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See brutalist buildings in the moment of destruction

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A new exhibit at Pinkcomma gallery in Boston captures concrete architecture in the moment of its demise

A concrete building with a huge section of wall torn down.
The Mechanic Theatre in Baltimore, Maryland.
Photo by Matthew Carbone courtesy of over,under

Brutalism is an oft-vilified style of architecture that nevertheless continues to capture the imagination, even as many of them—including Robin Hood Gardens in London, Paul Rudolph’s apartment complex in Buffalo, New York, and Sydney, Australia’s Sirius building—have met the wrecking ball or will be doing so imminently.

A new photography exhibition opening next week at Pinkcomma gallery in Boston captures these concrete monoliths in moments of dishabille and partial destruction, and the effect is both unsettling and thrilling.

Dubbed “Brutal Destruction” and curated by Chris Grimley of the architecture office Over,under, the exhibit features a series of photographs by Matthew Carbone, Harlan Erskine, Jason Hood, Rey Lopez, David Schalliol, David Torke, and Oliver Wainwright that show the vulnerability of these once-praised structures that now appear ghostly.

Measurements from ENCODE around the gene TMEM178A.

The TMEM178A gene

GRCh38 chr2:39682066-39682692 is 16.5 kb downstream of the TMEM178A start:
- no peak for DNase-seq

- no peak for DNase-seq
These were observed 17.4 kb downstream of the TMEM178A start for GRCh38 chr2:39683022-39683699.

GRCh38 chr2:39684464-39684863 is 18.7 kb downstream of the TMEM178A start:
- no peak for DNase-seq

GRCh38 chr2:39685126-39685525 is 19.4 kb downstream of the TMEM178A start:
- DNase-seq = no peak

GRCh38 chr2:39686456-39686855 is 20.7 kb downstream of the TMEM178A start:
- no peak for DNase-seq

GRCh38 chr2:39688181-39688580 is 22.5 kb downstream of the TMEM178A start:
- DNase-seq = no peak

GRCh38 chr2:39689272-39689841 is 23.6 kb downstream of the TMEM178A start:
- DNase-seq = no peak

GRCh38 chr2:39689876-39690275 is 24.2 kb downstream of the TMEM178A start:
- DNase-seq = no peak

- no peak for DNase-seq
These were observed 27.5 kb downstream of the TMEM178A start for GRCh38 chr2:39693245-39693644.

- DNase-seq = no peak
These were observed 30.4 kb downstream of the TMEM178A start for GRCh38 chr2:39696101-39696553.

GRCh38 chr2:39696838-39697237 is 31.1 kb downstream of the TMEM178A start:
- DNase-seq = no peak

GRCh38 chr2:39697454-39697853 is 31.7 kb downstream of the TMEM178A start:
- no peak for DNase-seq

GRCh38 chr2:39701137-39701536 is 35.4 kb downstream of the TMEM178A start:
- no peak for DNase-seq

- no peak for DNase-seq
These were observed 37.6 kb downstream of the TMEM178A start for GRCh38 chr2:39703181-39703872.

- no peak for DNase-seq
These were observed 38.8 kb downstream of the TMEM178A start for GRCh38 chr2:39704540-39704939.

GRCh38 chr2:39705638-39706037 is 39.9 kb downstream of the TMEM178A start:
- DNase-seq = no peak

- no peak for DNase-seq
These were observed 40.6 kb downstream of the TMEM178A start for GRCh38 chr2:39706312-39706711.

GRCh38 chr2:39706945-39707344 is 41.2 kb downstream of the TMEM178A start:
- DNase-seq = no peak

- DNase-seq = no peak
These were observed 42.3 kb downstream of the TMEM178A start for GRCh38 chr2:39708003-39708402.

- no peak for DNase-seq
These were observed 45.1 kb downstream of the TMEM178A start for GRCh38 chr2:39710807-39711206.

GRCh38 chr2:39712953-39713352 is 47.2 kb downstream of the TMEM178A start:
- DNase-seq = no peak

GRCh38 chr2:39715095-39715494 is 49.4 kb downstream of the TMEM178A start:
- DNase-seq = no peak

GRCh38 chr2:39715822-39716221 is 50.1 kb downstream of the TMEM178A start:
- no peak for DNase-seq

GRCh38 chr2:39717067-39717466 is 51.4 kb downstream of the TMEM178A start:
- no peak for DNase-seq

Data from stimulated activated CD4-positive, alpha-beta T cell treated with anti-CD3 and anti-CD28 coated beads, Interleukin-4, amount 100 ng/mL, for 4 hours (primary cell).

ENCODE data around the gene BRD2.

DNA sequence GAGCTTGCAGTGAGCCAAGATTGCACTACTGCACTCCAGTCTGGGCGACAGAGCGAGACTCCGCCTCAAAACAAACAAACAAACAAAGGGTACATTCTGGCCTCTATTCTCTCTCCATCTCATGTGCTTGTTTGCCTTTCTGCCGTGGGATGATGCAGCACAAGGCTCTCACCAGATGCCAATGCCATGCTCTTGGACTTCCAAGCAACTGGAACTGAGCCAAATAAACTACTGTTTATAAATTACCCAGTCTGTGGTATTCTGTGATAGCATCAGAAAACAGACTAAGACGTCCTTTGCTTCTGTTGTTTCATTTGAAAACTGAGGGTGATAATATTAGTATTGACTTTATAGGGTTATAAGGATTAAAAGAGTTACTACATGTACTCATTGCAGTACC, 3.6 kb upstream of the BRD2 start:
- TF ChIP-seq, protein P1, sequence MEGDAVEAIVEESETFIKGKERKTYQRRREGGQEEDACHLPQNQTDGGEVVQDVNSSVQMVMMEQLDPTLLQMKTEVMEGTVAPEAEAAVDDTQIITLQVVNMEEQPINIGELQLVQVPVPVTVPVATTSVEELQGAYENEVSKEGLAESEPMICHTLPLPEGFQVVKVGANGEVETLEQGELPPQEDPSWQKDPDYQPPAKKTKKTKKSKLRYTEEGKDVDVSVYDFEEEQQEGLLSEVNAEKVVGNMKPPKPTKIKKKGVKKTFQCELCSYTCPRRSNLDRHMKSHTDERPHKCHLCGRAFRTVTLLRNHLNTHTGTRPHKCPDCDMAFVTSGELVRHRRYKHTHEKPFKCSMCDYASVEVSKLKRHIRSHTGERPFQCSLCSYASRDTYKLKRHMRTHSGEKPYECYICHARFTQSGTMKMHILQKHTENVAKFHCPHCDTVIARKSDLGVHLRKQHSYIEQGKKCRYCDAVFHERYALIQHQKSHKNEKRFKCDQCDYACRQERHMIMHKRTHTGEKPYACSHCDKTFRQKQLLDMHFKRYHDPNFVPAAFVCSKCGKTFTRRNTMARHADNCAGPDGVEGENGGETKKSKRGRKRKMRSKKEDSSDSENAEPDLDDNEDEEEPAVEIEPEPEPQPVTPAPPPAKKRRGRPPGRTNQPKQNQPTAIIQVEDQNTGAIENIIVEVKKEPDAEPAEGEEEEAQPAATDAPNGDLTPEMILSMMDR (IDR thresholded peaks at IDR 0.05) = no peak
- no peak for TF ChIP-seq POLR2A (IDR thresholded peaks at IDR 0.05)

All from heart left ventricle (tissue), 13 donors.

As for what “Brutal Destruction” hopes to impart, here’s what the gallery had to say:

If there is a lesson in seeing concrete masterworks disfigured and demolished, we do not believe it lies in exposing or punishing the hubris of the generation that created them. Rather, the current wave of destruction says more about our own pessimism, the weakness of our potential building legacy, and our lack of patience in finding ways to supersede the cycle of ugliness and make these monstrosities our own.

The show, which is part of the ongoing Heroic Project, opens on April 12 and runs through May 3.

The Prentice Women’s Hospital in Chicago, Illinois.
David Schalliol courtesy of over,under
Robin Hood Gardens in London.
Oliver Wainwright courtesy of over,under
Third Church of Christ in Washington, D.C.
Rey Lopez courtesy of over,under